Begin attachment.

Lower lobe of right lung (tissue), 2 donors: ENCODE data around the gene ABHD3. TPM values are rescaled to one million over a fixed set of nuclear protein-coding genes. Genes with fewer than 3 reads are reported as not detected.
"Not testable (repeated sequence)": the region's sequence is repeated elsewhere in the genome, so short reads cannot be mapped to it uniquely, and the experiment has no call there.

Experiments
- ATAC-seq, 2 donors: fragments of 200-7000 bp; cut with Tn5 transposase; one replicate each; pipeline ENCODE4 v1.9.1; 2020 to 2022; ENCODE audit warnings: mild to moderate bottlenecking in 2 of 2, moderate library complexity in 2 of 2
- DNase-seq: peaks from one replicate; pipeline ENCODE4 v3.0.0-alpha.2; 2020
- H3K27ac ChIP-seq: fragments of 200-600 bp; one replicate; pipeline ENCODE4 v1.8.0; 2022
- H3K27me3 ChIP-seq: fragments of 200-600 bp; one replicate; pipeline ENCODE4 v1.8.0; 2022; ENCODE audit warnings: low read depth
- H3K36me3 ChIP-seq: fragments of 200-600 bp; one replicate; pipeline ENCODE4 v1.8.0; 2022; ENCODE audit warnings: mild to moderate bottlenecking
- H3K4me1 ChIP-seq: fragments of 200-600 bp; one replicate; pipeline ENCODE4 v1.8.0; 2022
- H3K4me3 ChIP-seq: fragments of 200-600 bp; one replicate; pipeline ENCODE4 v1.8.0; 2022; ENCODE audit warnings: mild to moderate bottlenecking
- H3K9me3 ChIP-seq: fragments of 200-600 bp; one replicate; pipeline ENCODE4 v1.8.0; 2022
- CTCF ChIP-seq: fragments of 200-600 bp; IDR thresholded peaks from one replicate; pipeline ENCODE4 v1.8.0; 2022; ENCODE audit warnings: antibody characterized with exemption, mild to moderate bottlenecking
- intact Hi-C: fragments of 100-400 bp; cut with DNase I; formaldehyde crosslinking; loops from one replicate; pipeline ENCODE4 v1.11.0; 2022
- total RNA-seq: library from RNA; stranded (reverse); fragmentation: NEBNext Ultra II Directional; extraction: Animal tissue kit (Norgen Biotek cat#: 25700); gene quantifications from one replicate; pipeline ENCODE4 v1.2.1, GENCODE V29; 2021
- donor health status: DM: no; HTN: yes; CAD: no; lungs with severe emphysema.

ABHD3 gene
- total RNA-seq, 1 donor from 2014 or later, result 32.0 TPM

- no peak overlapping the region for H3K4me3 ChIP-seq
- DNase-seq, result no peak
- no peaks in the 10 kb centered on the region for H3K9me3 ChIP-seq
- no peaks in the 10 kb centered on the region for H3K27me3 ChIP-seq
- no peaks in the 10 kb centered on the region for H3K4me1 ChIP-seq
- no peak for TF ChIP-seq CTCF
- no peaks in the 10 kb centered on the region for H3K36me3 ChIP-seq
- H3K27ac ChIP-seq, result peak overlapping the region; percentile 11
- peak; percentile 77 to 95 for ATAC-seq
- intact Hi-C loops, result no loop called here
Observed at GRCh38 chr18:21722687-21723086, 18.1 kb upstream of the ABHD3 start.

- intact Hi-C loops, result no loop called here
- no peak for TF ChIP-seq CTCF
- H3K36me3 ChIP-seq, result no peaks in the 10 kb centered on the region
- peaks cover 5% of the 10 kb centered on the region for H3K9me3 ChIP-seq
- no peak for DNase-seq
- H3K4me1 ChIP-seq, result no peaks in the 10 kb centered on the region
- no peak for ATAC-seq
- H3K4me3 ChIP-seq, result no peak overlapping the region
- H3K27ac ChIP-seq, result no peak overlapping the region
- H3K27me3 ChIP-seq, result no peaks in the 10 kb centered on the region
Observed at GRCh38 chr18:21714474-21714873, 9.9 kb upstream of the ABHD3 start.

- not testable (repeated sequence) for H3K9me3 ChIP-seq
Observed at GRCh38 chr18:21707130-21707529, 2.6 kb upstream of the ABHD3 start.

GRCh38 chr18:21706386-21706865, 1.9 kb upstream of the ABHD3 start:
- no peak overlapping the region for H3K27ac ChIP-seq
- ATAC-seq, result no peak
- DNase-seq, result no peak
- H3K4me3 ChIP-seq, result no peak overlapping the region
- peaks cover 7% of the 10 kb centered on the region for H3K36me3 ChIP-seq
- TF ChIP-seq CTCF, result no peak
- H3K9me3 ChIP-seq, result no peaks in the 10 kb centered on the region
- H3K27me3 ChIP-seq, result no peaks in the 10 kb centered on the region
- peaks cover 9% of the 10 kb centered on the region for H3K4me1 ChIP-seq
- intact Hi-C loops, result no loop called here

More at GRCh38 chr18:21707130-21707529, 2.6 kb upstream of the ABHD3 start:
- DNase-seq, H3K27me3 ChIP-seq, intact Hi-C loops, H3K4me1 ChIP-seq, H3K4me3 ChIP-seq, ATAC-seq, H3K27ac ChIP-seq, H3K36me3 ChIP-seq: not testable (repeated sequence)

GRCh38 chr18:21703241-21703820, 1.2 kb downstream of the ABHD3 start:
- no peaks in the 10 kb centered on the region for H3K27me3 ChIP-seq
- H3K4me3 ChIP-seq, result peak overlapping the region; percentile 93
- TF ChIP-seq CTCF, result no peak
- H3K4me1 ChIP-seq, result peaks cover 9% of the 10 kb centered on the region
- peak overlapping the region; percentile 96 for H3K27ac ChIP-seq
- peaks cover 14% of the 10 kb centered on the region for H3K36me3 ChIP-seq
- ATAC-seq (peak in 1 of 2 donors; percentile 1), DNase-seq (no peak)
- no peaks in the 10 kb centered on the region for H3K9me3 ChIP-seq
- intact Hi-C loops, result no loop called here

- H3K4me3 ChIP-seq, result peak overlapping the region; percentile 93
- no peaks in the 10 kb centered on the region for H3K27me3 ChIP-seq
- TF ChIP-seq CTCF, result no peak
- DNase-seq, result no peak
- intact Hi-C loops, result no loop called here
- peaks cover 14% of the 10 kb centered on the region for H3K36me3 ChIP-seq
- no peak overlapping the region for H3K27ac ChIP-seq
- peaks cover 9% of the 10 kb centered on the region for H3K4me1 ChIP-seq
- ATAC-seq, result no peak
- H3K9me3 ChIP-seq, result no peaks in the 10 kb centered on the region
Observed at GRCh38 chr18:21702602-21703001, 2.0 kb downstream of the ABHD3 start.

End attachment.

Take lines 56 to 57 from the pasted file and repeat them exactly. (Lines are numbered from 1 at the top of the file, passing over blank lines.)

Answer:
- no peaks in the 10 kb centered on the region for H3K27me3 ChIP-seq
- H3K4me3 ChIP-seq, result peak overlapping the region; percentile 93